With increased English literacy and proficiency, I think the narrow law student profile will gradually diversify. No doubt the academic requirements will mean that wealthier students who stay in wealthy areas with good schools and have parents who can afford the time and money to nurture their children academically will still have an edge. But once the language barriers erode and more and more Singaporean families converse in English at home and Singapore becomes a properly English-speaking country, we should see a broader range of students from different backgrounds who want to study law and meet the language requirements.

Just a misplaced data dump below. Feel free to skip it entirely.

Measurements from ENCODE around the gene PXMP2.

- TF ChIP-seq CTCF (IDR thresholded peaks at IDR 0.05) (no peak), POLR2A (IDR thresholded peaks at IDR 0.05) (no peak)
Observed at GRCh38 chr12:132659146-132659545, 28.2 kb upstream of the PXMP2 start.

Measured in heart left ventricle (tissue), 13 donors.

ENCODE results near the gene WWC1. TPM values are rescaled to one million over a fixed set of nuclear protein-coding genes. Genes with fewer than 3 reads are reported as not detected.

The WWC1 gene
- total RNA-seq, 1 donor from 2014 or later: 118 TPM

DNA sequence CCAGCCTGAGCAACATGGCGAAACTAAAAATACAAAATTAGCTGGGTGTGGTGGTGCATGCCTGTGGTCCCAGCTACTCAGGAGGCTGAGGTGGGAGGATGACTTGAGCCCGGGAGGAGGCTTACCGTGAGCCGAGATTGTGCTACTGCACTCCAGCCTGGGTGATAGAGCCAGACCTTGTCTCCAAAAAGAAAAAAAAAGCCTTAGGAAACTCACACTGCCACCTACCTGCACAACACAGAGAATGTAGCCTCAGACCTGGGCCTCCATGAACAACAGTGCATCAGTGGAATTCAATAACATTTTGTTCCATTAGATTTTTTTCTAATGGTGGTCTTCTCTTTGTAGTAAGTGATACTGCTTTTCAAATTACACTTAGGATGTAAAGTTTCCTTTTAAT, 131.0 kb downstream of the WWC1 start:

One ideal structural solution would be a genuinely multilingual legal system, if Singapore is truly sincere about multilingualism. In such a system (Canada, Ireland and the European Union are examples), laws would be promulgated in all official languages, having either equal authority or with one language having final authority, as is the case in Ireland. Court submissions and hearings can be made and conducted in any official language and all official documents are available with translations, at least upon request. The costs of such a system would of course be considerable, and it is probably too late and pointless for Singapore to embark on such a project now that most of the population is fairly comfortable with English. For now, the review is worth applauding.